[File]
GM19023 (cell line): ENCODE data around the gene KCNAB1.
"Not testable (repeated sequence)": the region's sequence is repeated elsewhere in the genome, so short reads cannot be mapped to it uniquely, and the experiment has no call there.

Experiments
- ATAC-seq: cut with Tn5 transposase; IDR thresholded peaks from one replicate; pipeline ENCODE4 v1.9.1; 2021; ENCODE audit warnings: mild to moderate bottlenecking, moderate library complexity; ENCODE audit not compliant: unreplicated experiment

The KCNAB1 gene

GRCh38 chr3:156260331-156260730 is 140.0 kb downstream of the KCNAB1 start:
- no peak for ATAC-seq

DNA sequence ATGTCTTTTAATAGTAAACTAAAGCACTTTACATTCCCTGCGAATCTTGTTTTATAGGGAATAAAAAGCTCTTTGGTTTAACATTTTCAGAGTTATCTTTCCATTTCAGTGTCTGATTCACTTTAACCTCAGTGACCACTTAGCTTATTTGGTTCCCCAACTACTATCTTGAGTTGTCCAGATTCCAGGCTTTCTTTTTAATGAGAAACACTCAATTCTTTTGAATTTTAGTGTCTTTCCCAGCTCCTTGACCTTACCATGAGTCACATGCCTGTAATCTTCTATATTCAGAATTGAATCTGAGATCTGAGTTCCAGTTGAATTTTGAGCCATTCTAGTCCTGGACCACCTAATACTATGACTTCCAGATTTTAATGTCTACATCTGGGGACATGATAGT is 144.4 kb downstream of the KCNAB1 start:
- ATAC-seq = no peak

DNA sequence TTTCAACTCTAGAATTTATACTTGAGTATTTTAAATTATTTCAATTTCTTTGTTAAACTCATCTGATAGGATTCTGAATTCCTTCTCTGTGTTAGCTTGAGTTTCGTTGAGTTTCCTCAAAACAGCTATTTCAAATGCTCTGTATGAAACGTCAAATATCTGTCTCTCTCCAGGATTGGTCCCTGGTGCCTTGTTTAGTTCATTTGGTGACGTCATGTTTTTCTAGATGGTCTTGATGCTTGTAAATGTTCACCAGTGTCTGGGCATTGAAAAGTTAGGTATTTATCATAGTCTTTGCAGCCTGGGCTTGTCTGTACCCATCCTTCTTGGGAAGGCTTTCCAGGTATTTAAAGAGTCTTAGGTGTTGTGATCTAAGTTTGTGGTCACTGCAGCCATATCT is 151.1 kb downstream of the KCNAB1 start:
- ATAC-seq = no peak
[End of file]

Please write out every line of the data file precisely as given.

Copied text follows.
GM19023 (cell line): ENCODE data around the gene KCNAB1.
"Not testable (repeated sequence)": the region's sequence is repeated elsewhere in the genome, so short reads cannot be mapped to it uniquely, and the experiment has no call there.

Experiments
- ATAC-seq: cut with Tn5 transposase; IDR thresholded peaks from one replicate; pipeline ENCODE4 v1.9.1; 2021; ENCODE audit warnings: mild to moderate bottlenecking, moderate library complexity; ENCODE audit not compliant: unreplicated experiment

The KCNAB1 gene

GRCh38 chr3:156260331-156260730 is 140.0 kb downstream of the KCNAB1 start:
- no peak for ATAC-seq

DNA sequence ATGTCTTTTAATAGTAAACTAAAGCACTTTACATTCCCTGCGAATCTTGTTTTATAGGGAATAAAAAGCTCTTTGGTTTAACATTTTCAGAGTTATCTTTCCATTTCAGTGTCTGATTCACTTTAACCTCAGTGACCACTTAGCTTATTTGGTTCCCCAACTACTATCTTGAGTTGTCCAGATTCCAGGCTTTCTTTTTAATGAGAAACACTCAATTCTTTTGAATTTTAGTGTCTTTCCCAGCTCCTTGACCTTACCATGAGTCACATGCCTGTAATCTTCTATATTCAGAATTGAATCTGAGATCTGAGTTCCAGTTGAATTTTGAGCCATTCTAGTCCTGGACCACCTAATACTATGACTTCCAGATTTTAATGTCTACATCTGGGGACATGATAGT is 144.4 kb downstream of the KCNAB1 start:
- ATAC-seq = no peak

DNA sequence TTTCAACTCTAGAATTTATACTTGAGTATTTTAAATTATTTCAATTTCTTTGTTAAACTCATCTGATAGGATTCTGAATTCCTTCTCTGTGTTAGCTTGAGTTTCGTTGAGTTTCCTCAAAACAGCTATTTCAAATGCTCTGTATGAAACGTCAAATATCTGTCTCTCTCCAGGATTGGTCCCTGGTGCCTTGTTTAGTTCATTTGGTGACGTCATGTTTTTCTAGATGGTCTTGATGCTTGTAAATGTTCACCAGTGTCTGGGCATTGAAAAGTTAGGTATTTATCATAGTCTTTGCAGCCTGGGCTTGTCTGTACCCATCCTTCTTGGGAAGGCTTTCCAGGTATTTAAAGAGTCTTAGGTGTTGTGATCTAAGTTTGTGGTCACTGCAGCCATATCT is 151.1 kb downstream of the KCNAB1 start:
- ATAC-seq = no peak